- Acknowledge that I was raised in a racist culture where Native Americans were the target of racially motivated jokes, harassment, cultural destruction and desecration, resource removal, and assault.
- Take training that helps me identify both my own irrational fears (and why they are irrational) and the social conditioning I was raised with (even though my parents tried very hard to combat this).
- Realize that my own experiences of oppression (as an invisible sexual minority) do not qualify me to comment on the oppression of others and their lived experience. Instead, use it to remind myself to _listen_ when people share their experience-- this includes watching my body language and ensuring that I listen with my whole being and not just with surface attention.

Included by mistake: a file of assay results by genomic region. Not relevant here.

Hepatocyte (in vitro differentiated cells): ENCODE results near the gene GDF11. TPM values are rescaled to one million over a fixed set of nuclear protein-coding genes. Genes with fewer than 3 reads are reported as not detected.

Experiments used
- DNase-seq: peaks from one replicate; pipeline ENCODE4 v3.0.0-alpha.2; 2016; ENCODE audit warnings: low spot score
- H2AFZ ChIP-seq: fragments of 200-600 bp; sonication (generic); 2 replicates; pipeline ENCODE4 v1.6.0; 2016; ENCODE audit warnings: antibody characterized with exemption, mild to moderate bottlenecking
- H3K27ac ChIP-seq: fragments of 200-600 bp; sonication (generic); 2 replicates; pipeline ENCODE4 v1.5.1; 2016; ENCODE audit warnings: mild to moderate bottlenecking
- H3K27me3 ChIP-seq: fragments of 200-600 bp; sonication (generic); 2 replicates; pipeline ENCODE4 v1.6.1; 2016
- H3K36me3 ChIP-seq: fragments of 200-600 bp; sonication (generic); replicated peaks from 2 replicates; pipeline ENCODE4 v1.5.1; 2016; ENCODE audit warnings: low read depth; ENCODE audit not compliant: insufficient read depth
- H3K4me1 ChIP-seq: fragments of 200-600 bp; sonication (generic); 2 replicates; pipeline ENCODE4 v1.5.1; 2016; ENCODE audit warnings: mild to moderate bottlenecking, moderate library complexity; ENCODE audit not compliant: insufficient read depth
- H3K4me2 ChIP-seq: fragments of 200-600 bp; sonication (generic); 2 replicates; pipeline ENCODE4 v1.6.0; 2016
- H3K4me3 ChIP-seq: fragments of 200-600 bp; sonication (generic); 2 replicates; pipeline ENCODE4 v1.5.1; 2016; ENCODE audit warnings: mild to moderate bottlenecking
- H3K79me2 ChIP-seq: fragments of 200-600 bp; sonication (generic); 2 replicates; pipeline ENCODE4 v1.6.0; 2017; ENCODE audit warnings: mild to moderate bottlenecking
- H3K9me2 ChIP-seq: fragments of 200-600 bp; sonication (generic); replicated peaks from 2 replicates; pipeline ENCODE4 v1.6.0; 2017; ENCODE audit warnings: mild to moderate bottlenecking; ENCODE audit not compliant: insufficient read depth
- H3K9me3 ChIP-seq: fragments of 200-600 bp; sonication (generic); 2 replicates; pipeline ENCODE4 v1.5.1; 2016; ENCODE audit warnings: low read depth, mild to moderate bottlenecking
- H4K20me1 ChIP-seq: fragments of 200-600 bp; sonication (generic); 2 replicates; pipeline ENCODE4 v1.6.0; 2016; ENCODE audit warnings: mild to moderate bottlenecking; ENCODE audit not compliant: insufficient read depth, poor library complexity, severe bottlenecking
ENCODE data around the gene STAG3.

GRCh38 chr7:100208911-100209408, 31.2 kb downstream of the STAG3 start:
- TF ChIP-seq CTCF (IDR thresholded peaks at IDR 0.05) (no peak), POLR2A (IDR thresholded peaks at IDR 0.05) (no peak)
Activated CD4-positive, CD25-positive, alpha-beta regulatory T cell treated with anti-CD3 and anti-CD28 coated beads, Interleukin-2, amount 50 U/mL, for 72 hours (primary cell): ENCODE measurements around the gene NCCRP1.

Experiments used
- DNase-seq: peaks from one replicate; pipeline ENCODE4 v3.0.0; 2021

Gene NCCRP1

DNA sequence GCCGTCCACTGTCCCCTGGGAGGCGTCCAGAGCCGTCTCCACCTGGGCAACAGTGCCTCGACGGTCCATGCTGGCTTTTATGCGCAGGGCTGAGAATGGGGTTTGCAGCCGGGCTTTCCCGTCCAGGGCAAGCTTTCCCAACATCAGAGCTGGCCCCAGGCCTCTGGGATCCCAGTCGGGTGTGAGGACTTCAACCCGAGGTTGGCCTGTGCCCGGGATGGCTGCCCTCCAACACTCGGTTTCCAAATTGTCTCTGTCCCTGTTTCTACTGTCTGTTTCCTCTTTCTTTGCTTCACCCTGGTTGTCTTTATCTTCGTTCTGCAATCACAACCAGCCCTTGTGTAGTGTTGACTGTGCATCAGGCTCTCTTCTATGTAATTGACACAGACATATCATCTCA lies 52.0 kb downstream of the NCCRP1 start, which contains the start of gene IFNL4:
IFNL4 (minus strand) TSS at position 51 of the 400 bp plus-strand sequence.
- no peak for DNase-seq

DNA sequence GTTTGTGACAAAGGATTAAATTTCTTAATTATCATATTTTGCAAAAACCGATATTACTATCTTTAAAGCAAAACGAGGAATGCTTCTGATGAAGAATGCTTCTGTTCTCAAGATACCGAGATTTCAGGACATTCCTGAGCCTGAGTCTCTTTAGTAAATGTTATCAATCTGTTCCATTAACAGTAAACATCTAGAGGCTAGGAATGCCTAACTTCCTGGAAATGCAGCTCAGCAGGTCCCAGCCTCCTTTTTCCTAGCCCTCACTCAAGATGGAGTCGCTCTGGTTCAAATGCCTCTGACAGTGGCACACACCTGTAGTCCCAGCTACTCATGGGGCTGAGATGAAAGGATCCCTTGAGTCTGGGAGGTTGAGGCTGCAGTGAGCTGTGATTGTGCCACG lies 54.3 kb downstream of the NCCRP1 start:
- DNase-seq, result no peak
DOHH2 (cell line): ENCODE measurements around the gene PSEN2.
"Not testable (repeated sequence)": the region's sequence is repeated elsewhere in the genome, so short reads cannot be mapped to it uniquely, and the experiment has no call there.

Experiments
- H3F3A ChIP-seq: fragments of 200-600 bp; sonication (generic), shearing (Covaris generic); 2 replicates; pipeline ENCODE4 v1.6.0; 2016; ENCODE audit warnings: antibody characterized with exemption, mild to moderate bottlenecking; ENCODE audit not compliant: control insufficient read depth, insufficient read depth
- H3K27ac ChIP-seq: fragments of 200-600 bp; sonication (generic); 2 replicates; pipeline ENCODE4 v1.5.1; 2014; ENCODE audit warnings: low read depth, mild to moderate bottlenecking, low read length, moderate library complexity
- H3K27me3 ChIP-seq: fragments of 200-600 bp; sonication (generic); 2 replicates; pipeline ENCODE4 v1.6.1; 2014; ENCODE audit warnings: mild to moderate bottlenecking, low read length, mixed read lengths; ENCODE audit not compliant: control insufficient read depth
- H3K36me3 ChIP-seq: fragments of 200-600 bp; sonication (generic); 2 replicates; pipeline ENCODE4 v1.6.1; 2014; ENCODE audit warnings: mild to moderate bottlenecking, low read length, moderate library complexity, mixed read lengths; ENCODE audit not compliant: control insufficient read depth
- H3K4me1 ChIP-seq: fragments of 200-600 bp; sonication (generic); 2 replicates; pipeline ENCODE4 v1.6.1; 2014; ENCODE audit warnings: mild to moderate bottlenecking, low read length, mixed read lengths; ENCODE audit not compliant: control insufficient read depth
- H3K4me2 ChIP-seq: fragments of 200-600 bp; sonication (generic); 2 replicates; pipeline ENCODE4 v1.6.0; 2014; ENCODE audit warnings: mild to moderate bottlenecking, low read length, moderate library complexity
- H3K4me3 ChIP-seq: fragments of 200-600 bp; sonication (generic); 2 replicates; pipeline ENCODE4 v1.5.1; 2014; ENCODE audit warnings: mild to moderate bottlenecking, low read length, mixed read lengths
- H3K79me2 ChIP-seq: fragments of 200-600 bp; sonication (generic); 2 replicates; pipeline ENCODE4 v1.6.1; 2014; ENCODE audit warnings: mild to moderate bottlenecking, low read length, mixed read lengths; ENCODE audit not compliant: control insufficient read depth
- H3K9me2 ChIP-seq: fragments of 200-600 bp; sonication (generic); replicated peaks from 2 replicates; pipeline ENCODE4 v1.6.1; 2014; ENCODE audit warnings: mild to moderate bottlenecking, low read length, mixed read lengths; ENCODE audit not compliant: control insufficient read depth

- Stop myself from trying to offer suggestions unless I am directly asked. (This is very hard for me as both a busy-body and a natural advice giver).
- Consume media with intention: this includes paying attention to how race is portrayed in fiction, seeking out fiction that showcases non-white voices, reading about current events on web pages and blogs that are written by people of color.
- Rejoice as my neighborhood becomes more diverse and look for ways to be welcoming.
- Actively combat NIMBYism (not in my back yard) on issues that center around keeping "the wrong people" out of my community.
- Remind myself that there is always more that I can learn.
I'm a tribal episcopalian, a costume hobbyist, and an organizer of things. This is the place where I ponder what that means.
20 June 2015
Combating My Racism
Intentional things I do to help combat the inherent racial prejudices I have as a white woman:
Posted by kehf at 11:24
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I am glad you put this out there. It seems like there has been a lot of talk about what institutions and structures should do -- and they should do some things -- but not very much of individuals saying, "I can do this now." Way to go, Kristen.
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